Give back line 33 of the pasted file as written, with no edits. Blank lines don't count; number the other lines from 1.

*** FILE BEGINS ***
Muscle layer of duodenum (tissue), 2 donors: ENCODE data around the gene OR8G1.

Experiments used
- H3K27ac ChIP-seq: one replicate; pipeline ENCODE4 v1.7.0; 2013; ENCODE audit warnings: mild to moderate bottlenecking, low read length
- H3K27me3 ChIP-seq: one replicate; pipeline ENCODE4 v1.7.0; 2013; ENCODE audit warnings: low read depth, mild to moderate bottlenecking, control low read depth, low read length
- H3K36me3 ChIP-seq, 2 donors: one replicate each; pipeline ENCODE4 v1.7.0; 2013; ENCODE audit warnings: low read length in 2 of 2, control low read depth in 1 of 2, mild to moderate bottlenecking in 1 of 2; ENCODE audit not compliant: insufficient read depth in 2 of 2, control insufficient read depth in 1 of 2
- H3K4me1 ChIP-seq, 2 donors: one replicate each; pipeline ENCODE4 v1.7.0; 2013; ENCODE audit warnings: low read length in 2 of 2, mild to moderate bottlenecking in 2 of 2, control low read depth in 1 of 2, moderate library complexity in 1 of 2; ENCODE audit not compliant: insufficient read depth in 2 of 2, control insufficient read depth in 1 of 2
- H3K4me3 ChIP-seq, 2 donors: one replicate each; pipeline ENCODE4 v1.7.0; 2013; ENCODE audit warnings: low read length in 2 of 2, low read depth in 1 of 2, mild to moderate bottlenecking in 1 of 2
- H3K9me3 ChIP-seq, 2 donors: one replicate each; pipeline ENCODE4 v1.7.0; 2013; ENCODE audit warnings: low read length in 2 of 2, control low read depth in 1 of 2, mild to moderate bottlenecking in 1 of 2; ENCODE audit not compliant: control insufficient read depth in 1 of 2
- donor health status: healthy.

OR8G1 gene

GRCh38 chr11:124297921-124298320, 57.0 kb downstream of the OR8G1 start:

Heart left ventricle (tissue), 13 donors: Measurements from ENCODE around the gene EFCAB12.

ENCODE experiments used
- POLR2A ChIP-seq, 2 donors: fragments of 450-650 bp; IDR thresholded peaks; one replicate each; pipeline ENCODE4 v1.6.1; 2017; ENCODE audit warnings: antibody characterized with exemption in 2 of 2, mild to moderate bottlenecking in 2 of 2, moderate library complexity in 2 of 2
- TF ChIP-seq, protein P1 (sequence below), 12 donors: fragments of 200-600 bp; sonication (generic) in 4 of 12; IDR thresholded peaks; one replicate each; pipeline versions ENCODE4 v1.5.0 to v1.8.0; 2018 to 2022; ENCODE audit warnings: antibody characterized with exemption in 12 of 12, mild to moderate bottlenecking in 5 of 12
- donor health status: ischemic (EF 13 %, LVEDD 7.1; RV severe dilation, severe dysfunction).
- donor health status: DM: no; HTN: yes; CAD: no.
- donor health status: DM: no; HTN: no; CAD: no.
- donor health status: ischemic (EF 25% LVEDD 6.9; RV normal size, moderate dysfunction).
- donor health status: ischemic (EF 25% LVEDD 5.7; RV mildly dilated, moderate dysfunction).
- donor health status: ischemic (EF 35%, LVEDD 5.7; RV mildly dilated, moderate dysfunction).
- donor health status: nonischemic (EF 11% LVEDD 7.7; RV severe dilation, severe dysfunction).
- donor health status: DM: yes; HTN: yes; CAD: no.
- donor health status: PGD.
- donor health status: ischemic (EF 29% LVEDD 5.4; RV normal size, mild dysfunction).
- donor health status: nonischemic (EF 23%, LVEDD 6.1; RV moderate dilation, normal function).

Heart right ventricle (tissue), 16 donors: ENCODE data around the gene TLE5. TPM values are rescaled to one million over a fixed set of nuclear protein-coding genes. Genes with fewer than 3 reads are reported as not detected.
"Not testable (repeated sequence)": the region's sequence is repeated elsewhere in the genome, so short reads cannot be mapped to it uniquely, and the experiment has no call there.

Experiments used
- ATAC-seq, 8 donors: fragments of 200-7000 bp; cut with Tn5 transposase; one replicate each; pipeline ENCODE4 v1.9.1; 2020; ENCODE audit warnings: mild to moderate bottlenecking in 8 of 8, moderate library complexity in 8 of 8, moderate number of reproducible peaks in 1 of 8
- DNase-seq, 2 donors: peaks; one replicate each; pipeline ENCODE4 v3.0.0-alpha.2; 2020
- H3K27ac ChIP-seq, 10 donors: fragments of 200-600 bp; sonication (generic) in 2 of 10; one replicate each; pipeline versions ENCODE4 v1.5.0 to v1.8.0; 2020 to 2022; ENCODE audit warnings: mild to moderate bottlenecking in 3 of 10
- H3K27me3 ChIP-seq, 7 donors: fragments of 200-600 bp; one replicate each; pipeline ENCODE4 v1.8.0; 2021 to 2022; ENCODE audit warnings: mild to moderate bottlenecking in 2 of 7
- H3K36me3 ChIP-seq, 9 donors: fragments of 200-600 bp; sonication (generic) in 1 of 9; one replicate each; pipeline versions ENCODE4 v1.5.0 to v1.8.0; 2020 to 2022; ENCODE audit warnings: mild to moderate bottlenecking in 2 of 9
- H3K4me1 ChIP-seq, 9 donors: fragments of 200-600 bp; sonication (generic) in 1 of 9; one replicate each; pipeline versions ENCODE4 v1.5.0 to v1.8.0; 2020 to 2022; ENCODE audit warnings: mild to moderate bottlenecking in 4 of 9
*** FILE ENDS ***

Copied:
- H3K27me3 ChIP-seq, 7 donors: fragments of 200-600 bp; one replicate each; pipeline ENCODE4 v1.8.0; 2021 to 2022; ENCODE audit warnings: mild to moderate bottlenecking in 2 of 7